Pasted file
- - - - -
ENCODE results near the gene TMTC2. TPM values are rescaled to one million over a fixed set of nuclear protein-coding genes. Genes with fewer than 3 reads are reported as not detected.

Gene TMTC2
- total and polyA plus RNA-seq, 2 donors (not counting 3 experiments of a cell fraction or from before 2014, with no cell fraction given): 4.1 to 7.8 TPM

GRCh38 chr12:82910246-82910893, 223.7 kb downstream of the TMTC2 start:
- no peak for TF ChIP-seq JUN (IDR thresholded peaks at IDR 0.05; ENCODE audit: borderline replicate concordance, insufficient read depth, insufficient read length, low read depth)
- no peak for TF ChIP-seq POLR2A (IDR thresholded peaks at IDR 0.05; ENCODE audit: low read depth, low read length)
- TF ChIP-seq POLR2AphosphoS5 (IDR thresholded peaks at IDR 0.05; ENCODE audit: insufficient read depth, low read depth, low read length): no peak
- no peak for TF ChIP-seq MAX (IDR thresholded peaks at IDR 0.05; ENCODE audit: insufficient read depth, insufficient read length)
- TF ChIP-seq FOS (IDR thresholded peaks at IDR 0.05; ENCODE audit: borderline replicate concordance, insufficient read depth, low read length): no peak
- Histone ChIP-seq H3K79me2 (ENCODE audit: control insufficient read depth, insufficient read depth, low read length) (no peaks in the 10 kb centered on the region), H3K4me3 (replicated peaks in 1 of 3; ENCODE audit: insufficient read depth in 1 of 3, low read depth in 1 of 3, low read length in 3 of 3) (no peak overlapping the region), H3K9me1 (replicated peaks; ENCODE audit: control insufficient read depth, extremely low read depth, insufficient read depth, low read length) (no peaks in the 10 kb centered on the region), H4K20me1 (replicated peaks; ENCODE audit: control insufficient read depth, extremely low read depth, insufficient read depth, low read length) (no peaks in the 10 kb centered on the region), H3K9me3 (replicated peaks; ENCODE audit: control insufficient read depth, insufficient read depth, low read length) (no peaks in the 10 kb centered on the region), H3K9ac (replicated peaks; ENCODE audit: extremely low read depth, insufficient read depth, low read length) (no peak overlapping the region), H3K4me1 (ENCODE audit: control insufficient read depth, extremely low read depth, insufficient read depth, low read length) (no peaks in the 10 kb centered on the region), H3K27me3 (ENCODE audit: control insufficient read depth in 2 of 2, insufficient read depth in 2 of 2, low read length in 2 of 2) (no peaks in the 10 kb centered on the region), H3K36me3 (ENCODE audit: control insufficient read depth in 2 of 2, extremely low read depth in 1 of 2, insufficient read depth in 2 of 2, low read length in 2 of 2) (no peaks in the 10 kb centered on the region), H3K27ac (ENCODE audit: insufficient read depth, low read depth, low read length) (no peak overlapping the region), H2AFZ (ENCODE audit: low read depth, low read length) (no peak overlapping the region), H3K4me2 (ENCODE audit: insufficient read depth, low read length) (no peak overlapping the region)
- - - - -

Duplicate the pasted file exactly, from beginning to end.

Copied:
ENCODE results near the gene TMTC2. TPM values are rescaled to one million over a fixed set of nuclear protein-coding genes. Genes with fewer than 3 reads are reported as not detected.

Gene TMTC2
- total and polyA plus RNA-seq, 2 donors (not counting 3 experiments of a cell fraction or from before 2014, with no cell fraction given): 4.1 to 7.8 TPM

GRCh38 chr12:82910246-82910893, 223.7 kb downstream of the TMTC2 start:
- no peak for TF ChIP-seq JUN (IDR thresholded peaks at IDR 0.05; ENCODE audit: borderline replicate concordance, insufficient read depth, insufficient read length, low read depth)
- no peak for TF ChIP-seq POLR2A (IDR thresholded peaks at IDR 0.05; ENCODE audit: low read depth, low read length)
- TF ChIP-seq POLR2AphosphoS5 (IDR thresholded peaks at IDR 0.05; ENCODE audit: insufficient read depth, low read depth, low read length): no peak
- no peak for TF ChIP-seq MAX (IDR thresholded peaks at IDR 0.05; ENCODE audit: insufficient read depth, insufficient read length)
- TF ChIP-seq FOS (IDR thresholded peaks at IDR 0.05; ENCODE audit: borderline replicate concordance, insufficient read depth, low read length): no peak
- Histone ChIP-seq H3K79me2 (ENCODE audit: control insufficient read depth, insufficient read depth, low read length) (no peaks in the 10 kb centered on the region), H3K4me3 (replicated peaks in 1 of 3; ENCODE audit: insufficient read depth in 1 of 3, low read depth in 1 of 3, low read length in 3 of 3) (no peak overlapping the region), H3K9me1 (replicated peaks; ENCODE audit: control insufficient read depth, extremely low read depth, insufficient read depth, low read length) (no peaks in the 10 kb centered on the region), H4K20me1 (replicated peaks; ENCODE audit: control insufficient read depth, extremely low read depth, insufficient read depth, low read length) (no peaks in the 10 kb centered on the region), H3K9me3 (replicated peaks; ENCODE audit: control insufficient read depth, insufficient read depth, low read length) (no peaks in the 10 kb centered on the region), H3K9ac (replicated peaks; ENCODE audit: extremely low read depth, insufficient read depth, low read length) (no peak overlapping the region), H3K4me1 (ENCODE audit: control insufficient read depth, extremely low read depth, insufficient read depth, low read length) (no peaks in the 10 kb centered on the region), H3K27me3 (ENCODE audit: control insufficient read depth in 2 of 2, insufficient read depth in 2 of 2, low read length in 2 of 2) (no peaks in the 10 kb centered on the region), H3K36me3 (ENCODE audit: control insufficient read depth in 2 of 2, extremely low read depth in 1 of 2, insufficient read depth in 2 of 2, low read length in 2 of 2) (no peaks in the 10 kb centered on the region), H3K27ac (ENCODE audit: insufficient read depth, low read depth, low read length) (no peak overlapping the region), H2AFZ (ENCODE audit: low read depth, low read length) (no peak overlapping the region), H3K4me2 (ENCODE audit: insufficient read depth, low read length) (no peak overlapping the region)